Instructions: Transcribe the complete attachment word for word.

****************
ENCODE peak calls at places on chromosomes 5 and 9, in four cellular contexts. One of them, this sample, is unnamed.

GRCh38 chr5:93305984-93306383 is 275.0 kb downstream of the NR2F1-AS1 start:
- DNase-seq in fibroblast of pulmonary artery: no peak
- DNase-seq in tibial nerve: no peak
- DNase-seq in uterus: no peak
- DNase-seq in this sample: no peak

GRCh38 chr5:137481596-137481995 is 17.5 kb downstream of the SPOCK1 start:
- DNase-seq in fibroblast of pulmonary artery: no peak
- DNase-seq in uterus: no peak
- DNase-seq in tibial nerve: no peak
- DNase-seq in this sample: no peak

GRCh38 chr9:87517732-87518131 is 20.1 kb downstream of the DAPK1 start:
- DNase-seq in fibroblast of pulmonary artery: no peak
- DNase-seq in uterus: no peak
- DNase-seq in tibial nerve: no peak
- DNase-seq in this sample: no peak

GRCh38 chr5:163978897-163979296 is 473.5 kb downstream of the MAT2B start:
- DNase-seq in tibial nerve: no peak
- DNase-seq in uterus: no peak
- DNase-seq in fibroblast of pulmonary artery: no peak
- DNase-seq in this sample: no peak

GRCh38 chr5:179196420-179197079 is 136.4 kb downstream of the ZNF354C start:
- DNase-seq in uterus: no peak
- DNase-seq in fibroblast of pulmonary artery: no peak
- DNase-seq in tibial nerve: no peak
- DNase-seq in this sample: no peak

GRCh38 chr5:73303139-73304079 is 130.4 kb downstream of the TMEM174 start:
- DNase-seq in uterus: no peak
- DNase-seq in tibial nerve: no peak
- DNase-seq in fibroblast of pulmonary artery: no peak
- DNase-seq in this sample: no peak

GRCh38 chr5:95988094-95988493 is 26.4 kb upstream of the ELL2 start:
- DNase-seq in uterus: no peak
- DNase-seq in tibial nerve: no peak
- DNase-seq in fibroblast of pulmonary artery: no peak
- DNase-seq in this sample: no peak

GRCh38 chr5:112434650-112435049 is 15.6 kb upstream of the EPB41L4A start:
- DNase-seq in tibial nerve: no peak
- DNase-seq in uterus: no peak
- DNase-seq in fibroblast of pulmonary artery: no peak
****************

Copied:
ENCODE peak calls at places on chromosomes 5 and 9, in four cellular contexts. One of them, this sample, is unnamed.

GRCh38 chr5:93305984-93306383 is 275.0 kb downstream of the NR2F1-AS1 start:
- DNase-seq in fibroblast of pulmonary artery: no peak
- DNase-seq in tibial nerve: no peak
- DNase-seq in uterus: no peak
- DNase-seq in this sample: no peak

GRCh38 chr5:137481596-137481995 is 17.5 kb downstream of the SPOCK1 start:
- DNase-seq in fibroblast of pulmonary artery: no peak
- DNase-seq in uterus: no peak
- DNase-seq in tibial nerve: no peak
- DNase-seq in this sample: no peak

GRCh38 chr9:87517732-87518131 is 20.1 kb downstream of the DAPK1 start:
- DNase-seq in fibroblast of pulmonary artery: no peak
- DNase-seq in uterus: no peak
- DNase-seq in tibial nerve: no peak
- DNase-seq in this sample: no peak

GRCh38 chr5:163978897-163979296 is 473.5 kb downstream of the MAT2B start:
- DNase-seq in tibial nerve: no peak
- DNase-seq in uterus: no peak
- DNase-seq in fibroblast of pulmonary artery: no peak
- DNase-seq in this sample: no peak

GRCh38 chr5:179196420-179197079 is 136.4 kb downstream of the ZNF354C start:
- DNase-seq in uterus: no peak
- DNase-seq in fibroblast of pulmonary artery: no peak
- DNase-seq in tibial nerve: no peak
- DNase-seq in this sample: no peak

GRCh38 chr5:73303139-73304079 is 130.4 kb downstream of the TMEM174 start:
- DNase-seq in uterus: no peak
- DNase-seq in tibial nerve: no peak
- DNase-seq in fibroblast of pulmonary artery: no peak
- DNase-seq in this sample: no peak

GRCh38 chr5:95988094-95988493 is 26.4 kb upstream of the ELL2 start:
- DNase-seq in uterus: no peak
- DNase-seq in tibial nerve: no peak
- DNase-seq in fibroblast of pulmonary artery: no peak
- DNase-seq in this sample: no peak

GRCh38 chr5:112434650-112435049 is 15.6 kb upstream of the EPB41L4A start:
- DNase-seq in tibial nerve: no peak
- DNase-seq in uterus: no peak
- DNase-seq in fibroblast of pulmonary artery: no peak